Supplied
Most people don’t have the cash to buy those shiny new wheels without financing. There are three options when it comes to financing a car. Each has advantages and disadvantages, depending on what you are looking for. Here are some guidelines to help you on your journey:

1. Instalment sale. If, like most people, you go the instalment sale route, it’s worth doing your homework. Not all deals are created equal. The important thing to remember is that you can lower your monthly premium by taking a balloon payment at the end of the term, or taking a longer repayment term - but this will cost you more in the long run. Paying off a R200000 car in the shortest amount of time, with a deposit, could save you more than R60000 over six years - more than 30percent of the purchase price of the car.

The upsides:

* It’s all yours when you make that last payment.

* No limitations on vehicle use. As long as you’re happy to pay for the services and fuel, you can drive it how you like.

The downsides:

* A car’s value starts dropping the moment you drive it away from the dealership. It’s not an asset.

* It’s up to you to dispose of the vehicle or sell it when you want to trade up.

* Because the vehicle is yours, the responsibility of insuring and servicing it is yours too.

* If there’s a balloon payment, you’ll have to pay a big chunk of money, or refinance the amount, which can result in a debt spiral.

2. Full maintenance lease (FML). You rent the vehicle for an agreed period. You pay a monthly fee, which covers all maintenance costs (including services and items that need to be regularly replaced because they wear out, such as tyres, oil filters and wiper blades). At the end of the term, you hand back the car and, provided you’ve stuck to the terms of the agreement, you get a new one.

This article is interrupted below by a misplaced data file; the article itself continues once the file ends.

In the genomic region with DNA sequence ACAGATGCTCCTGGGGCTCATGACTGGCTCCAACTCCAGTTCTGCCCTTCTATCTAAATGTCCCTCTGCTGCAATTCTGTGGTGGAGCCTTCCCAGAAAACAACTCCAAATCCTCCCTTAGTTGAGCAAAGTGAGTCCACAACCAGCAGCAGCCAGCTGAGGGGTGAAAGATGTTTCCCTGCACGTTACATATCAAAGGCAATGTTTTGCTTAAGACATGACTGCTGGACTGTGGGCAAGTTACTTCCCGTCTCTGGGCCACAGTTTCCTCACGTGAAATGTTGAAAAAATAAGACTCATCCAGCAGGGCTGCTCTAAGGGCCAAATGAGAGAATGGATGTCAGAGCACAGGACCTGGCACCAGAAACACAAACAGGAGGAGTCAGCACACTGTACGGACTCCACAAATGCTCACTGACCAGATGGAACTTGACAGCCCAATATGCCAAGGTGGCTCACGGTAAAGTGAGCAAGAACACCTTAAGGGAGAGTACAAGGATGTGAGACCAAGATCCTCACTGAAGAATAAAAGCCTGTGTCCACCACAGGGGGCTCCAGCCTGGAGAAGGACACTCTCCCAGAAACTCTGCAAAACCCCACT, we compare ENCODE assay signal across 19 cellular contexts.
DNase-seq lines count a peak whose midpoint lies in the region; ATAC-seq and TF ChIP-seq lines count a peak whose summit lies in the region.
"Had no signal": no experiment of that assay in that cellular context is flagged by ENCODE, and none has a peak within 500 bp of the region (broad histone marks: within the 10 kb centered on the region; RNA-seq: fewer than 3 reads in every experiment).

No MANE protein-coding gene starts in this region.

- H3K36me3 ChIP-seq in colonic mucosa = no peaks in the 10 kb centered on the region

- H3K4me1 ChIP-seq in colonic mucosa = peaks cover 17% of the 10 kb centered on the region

The upsides:

* The monthly repayments are often lower on an FML than on an instalment sale.

* You get a new vehicle more often.

* No hassles around getting a trade-in on your old car, or having to sell it privately.

* No nasty surprises at the end of the term with balloon payments.

The downsides:

* Even though you pay for it every month, you won’t own the vehicle.

* You aren’t able to go on long road-trips. There are strict limits on the maximum number of kilometres allowed, with severe penalties for exceeding them.

* There is a penalty to get out of the contract early.

3. Guaranteed buy-back. This is where the bank and buyer agree on a value the car can be “bought back” for at the end of an agreed payment period.

The upsides:

* You can possibly end up paying lower monthly payments than an instalment sale.

* You can shorten the period of ownership - which again means a new car more often.

The downsides:

* There are strict terms on the upkeep and mileage of the car, and you could be subject to penalties if these conditions aren’t met.

* You pay insurance for the car.

Kriben Reddy is the head of auto information solutions at TransUnion Africa.

PERSONAL FINANCE